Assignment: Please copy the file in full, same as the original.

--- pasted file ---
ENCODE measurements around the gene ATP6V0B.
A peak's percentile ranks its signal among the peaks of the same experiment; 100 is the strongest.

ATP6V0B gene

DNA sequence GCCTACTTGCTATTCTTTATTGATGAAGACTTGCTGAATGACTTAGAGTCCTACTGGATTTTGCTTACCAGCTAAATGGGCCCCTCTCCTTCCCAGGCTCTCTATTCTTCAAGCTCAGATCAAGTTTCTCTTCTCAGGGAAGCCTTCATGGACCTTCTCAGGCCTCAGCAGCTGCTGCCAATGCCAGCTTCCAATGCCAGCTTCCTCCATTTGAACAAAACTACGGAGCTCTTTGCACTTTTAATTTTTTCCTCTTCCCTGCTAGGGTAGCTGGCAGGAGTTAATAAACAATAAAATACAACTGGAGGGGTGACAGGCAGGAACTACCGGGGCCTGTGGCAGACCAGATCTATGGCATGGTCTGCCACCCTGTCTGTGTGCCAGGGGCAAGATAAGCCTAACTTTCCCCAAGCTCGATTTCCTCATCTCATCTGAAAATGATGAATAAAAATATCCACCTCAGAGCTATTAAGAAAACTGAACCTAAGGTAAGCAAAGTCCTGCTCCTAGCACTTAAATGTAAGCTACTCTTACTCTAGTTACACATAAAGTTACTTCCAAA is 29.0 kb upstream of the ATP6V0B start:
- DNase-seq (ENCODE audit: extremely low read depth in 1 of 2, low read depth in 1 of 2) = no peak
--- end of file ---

ENCODE measurements around the gene ATP6V0B.
A peak's percentile ranks its signal among the peaks of the same experiment; 100 is the strongest.

ATP6V0B gene

DNA sequence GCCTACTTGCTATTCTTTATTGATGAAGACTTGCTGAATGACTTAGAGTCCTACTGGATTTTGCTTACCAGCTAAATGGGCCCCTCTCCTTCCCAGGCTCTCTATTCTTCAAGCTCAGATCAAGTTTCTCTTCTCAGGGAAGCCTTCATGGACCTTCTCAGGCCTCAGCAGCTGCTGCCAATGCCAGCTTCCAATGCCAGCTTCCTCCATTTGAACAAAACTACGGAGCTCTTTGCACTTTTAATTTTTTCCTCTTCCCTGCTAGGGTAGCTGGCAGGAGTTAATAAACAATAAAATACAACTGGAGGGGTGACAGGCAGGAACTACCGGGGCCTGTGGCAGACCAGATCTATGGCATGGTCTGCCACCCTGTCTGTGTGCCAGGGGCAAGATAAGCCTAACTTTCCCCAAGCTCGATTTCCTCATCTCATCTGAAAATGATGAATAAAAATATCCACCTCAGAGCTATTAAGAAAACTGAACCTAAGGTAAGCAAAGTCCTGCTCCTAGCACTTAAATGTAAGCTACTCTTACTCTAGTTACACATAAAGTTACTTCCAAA is 29.0 kb upstream of the ATP6V0B start:
- DNase-seq (ENCODE audit: extremely low read depth in 1 of 2, low read depth in 1 of 2) = no peak